Blair Kanbar, Flagler County Commissioner from 1998 to 2006, Dies of Cancer
FlaglerLive | January 23, 2011
Blair Kanbar had been a purchasing director for the city of Newton, Mass., the Greater Boston Police Council and Metro (Boston) Fire for years before retiring and moving to Flagler County in 1996, living in the Sea Colony development since. Two years later, he ran for the County Commission–and won, defeating Mike DesParte in the Republican primary and Democrat Arnold Levine in the general. Kanbar won again four years later, with strong backing from developers and the real estate industry, as his eight-year tenure on the commission coincided with the county’s fastest-growing years. He was defeated in a landslide by Milissa Holland, the first woman and the youngest person to serve on the commission, in 2006.
- 11 a.m. Friday, Jan. 28, at Trinity Presbyterian Church, 156 Florida Park Drive (at Palm Harbor Parkway)
Kanbar died Saturday morning (Jan. 22). “Blair, as many of you already know, had been courageously battling cancer for many, many months,” Nancy Prizer, who chairs the executive committee of the Flagler County Republican Party, told members in an email. “He fought this losing battle with dignity and always his infectious smile.”
Kanbar was 66.
Retirement was not high on his agenda. Just last spring Kanbar was among six applicants seeking to serve on the Daytona State College Board of Trustees. Two years ago he ran for Supervisor of Election but lost to Pam Richardson in the Republican Primary (Richardson lost to Kimberle Weeks in the general). Kanbar’s local influence, however, was evident in eight years on the county commission, where he was a friend and advocate of the local chambers of commerce and the Committee of 100 (the predecessor to Enterprise Flagler, the public-private economic development agency). He had a reputation for being strongly–too strongly–pro-development at the expense of planning, but he was also a supporter of the county’s environmentally sensitive lands program (he supported the property tax that pays for it) and the Scenic A1A initiatives.
George Hanns, a Democrat, served half his tenure on the commission with Kanbar. “One of the few accolades I received as a commissioner since 1992,” Hanns said Sunday, “he proposed a motion to name an artificial reef after me, since I was the founder of the program. It was especially meaningful coming from a Republican commissioner.” Fishermen and divers love reefs, which foster richer marine habitats near shore. Hanns said he started the program in the early 1990s. On Monday, the commission plans to name the 11th such reef after the late Capt. Grady Prather Jr., who died in November 2009 and served more than 30 years with the Flagler County Sheriff’s Office–and scouted many of the county’s artificial reefs.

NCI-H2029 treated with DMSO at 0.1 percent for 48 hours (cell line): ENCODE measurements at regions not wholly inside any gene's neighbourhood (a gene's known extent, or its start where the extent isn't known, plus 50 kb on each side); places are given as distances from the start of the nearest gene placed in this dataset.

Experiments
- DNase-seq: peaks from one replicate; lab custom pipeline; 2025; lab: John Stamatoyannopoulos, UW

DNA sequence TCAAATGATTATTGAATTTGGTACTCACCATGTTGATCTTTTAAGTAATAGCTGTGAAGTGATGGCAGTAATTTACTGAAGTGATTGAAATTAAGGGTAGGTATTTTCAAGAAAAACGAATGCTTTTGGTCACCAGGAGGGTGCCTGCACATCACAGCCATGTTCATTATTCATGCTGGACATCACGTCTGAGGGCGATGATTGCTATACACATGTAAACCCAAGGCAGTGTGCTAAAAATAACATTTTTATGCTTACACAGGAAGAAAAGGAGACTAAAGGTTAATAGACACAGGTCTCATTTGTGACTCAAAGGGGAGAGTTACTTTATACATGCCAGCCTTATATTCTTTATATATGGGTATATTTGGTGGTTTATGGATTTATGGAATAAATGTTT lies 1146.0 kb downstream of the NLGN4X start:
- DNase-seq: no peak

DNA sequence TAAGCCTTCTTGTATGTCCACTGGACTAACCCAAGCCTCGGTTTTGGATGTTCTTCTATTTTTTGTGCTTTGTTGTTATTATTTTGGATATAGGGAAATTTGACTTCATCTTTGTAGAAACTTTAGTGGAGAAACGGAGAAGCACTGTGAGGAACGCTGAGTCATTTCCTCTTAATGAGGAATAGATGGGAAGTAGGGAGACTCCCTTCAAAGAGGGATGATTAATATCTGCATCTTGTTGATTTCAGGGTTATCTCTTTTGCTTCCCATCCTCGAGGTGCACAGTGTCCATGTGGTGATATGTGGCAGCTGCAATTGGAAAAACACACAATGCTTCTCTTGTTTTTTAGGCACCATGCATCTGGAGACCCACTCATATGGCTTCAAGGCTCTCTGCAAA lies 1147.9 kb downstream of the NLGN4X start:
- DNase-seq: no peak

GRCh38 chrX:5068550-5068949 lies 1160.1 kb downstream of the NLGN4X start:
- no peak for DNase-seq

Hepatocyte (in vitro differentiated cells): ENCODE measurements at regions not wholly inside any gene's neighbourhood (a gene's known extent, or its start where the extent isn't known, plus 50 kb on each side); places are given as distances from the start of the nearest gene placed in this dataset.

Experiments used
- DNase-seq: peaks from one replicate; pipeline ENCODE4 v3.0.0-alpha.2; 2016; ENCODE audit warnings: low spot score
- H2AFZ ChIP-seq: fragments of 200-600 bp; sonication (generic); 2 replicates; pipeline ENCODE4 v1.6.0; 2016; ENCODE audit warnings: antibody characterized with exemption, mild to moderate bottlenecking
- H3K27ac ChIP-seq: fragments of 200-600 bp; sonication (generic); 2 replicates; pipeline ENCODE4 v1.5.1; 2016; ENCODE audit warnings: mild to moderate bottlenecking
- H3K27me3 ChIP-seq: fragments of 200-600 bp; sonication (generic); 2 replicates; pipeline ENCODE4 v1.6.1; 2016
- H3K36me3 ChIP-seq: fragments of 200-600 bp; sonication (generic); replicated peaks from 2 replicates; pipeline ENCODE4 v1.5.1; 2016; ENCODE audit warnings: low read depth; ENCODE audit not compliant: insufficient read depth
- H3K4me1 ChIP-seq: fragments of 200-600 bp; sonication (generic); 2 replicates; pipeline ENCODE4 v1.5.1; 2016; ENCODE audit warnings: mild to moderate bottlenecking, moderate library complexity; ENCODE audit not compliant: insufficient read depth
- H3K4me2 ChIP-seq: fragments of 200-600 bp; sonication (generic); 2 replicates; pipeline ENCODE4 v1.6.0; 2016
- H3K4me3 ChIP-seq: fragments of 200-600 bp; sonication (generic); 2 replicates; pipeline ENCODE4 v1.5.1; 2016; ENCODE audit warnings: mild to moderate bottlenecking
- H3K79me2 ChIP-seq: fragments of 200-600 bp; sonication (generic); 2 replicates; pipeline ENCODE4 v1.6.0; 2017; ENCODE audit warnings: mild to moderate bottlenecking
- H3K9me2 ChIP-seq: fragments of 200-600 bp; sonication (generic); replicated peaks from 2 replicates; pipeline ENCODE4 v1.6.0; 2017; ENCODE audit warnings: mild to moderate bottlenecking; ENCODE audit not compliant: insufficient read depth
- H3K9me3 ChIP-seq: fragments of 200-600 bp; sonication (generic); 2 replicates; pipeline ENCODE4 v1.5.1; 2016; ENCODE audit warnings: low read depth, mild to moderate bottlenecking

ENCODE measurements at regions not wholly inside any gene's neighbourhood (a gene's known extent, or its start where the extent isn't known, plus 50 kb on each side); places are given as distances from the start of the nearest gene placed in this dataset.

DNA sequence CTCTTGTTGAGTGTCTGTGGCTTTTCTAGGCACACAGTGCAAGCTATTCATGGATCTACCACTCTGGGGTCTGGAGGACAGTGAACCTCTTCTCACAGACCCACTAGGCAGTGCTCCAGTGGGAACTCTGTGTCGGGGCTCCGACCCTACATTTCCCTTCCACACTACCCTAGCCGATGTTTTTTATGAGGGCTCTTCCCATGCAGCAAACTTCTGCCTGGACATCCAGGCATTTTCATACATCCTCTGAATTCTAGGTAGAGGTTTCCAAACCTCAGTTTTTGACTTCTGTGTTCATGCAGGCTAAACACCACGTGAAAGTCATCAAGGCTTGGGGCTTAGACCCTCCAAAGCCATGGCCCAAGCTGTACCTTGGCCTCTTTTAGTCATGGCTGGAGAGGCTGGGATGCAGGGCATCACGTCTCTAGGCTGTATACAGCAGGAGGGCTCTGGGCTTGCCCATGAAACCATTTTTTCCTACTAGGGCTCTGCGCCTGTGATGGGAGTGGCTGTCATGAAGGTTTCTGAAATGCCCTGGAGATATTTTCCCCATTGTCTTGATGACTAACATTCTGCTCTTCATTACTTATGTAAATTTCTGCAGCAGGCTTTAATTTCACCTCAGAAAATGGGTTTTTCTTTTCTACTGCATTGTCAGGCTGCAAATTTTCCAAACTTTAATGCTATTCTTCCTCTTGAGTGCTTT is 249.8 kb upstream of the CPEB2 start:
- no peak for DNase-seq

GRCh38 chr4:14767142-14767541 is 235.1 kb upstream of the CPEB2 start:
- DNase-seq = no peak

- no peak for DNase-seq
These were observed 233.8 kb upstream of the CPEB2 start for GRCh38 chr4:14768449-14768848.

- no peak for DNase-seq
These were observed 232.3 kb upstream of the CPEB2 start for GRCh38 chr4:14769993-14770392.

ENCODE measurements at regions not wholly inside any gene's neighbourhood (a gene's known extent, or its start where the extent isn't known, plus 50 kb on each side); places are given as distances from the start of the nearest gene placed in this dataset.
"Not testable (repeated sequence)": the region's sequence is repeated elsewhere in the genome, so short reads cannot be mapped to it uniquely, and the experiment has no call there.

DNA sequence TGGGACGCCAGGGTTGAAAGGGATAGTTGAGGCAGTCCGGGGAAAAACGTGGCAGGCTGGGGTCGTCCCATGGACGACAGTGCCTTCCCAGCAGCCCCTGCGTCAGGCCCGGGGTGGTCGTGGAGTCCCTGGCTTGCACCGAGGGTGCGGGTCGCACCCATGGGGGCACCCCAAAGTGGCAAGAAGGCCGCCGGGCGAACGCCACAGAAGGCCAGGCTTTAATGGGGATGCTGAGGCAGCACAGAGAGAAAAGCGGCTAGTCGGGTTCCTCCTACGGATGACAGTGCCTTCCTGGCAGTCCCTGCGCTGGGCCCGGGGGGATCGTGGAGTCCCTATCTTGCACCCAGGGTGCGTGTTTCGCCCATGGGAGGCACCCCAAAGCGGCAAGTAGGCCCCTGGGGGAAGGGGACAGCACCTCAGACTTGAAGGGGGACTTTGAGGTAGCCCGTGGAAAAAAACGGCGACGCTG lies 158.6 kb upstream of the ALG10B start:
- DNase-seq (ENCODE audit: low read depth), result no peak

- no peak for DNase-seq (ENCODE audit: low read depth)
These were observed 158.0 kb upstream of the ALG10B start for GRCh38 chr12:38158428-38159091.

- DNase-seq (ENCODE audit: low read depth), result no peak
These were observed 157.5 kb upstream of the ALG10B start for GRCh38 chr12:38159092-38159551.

“I really respect people who later in life decided to retire or semi-retire, come to a place like Flagler County, and want to contribute something to make it better,” Hanns said. “To me it’s very overwhelming and beneficial for our county.”
Kanbar lost in 2006 in a significant shift at the commission, as he and Hutch King, another Republican, lost bids for third terms (King lost to Bob Abbott, who was just replaced by Nate McLaughlin).
Holland had first met Kanbar before deciding to run, when she established her Holland Foundation in 2004 and went around the community, interviewing leaders on their perspectives about what was working and not working for youth programs. Holland decided to run to mend relations between the county and the city, which had frayed considerably during the mid-90s over water and annexation issues. She defeated Kanbar with 65 percent of the vote.
“The political climate and timing had a lot to do with it,” Holland said. “We’d undergone a tremendous amount of growth in the community, development was the main economic driver, and the feeling and the sense that I got from speaking to many residents in the county was that it was too much, too fast, and they weren’t entirely pleased with the growth patterns, and felt their community was changing too much. At the end of the day, politics aside, this is a human moment, and I think maybe will bring a bit of reflection that we are all human, and this is a significant loss, particularly to his family. I’ve been there, I can certainly feel their loos.”
Jim Darby, who also served eight years on the commission with Kanbar, often as an ally, “always found him to be gentleman like,” Darby said Sunday. “I never knew him to be aggressive in any of his political opportunities. He was always fair-minded, it appeared to me. He weighed the issues, and I was very pleased to know him.” Darby added: “He brought an air of sophistication that I thought was worthy of consideration. He brought leadership in terms of kind of staying above the battles that go on from time to time in political circles. He stayed out of those arenas. I thought it was a good value he brought to the board.”